People who are hoping to celebrate Canada Day next year with a perfectly legal joint bought in a perfectly legal store are likely to be out of luck, industry experts say.
Canada’s licenced producers can’t come close to meeting the expected demand for recreational pot, and for the first year and a half or so of legalization, there won’t be enough to go around.
“I do think the supply issues are going to be that constrained here in the country, especially on Day 1.”
The problems are rooted in math and biology, and to a certain extent in bureaucracy.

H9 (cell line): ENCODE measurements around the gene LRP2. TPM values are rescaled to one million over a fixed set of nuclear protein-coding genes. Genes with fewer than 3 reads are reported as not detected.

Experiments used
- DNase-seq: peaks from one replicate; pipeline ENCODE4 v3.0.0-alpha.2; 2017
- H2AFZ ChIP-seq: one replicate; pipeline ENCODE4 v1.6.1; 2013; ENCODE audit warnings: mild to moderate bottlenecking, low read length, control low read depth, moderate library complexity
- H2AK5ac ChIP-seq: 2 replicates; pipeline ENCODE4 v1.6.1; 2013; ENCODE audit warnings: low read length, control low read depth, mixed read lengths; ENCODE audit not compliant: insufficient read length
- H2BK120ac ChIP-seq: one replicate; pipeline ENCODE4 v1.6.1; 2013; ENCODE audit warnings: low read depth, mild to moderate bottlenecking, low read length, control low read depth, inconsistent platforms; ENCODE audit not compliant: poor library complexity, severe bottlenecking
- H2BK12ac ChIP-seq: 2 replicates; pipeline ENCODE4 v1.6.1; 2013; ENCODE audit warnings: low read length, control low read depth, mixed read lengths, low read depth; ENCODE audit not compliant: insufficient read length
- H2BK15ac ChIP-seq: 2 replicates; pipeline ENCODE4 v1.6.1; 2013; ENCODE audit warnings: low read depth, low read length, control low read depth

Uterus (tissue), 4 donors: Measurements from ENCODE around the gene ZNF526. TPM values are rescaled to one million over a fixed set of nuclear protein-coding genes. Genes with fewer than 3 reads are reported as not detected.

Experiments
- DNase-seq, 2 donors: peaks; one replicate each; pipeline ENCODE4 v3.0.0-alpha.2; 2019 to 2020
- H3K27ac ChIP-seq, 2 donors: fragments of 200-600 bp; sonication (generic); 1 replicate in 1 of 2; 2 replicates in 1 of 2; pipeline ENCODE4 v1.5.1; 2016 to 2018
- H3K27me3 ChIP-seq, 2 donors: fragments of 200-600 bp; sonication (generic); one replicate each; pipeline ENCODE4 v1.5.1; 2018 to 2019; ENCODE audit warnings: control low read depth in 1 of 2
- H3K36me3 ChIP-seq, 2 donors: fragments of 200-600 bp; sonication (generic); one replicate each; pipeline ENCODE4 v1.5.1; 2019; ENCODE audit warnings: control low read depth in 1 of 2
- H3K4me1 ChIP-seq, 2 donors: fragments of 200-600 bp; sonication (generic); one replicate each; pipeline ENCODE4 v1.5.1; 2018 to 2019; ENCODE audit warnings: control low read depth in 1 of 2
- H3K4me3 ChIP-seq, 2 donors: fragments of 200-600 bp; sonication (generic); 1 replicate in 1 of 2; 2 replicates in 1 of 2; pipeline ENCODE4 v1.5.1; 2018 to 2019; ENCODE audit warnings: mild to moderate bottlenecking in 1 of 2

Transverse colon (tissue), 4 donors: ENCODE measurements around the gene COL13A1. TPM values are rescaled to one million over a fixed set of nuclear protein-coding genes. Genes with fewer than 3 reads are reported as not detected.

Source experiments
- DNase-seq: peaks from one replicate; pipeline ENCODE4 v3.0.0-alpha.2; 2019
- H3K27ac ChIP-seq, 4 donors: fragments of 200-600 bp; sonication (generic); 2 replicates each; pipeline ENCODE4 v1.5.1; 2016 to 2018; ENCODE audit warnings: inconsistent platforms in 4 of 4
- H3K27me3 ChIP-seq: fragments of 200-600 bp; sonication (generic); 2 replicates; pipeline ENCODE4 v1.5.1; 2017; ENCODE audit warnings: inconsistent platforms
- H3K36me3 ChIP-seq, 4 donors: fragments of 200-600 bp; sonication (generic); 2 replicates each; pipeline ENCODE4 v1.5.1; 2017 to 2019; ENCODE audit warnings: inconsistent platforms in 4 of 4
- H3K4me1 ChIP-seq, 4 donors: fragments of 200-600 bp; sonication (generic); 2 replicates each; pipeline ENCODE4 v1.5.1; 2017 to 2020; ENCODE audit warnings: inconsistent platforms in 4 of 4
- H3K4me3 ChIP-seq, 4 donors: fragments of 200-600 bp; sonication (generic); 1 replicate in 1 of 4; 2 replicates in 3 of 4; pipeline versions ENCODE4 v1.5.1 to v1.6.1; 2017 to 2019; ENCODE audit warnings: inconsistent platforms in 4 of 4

Canada’s existing licenced producers ship about 20,000 kilograms of dried marijuana to medical customers a year. Expected national demand under recreational legalization is in the range of 650,000 kilograms a year, the Parliamentary Budget Officer pointed out in a report last fall. In the long run, supply will grow to meet demand, but in the short run, the PBO predicted shortages.
“In the event that somebody applies for a licence, the process can take up to two years before they’re approved by Health Canada to even start cultivation activity,” Prentice says. “Then they need to get the inventory to start cultivation, and the permitting for that can take a little while. Then you have cultivation time on top of that, plus the buildout of the facilities.”